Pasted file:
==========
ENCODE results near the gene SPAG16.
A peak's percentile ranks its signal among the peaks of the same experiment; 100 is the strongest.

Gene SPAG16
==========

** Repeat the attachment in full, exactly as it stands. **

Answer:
ENCODE results near the gene SPAG16.
A peak's percentile ranks its signal among the peaks of the same experiment; 100 is the strongest.

Gene SPAG16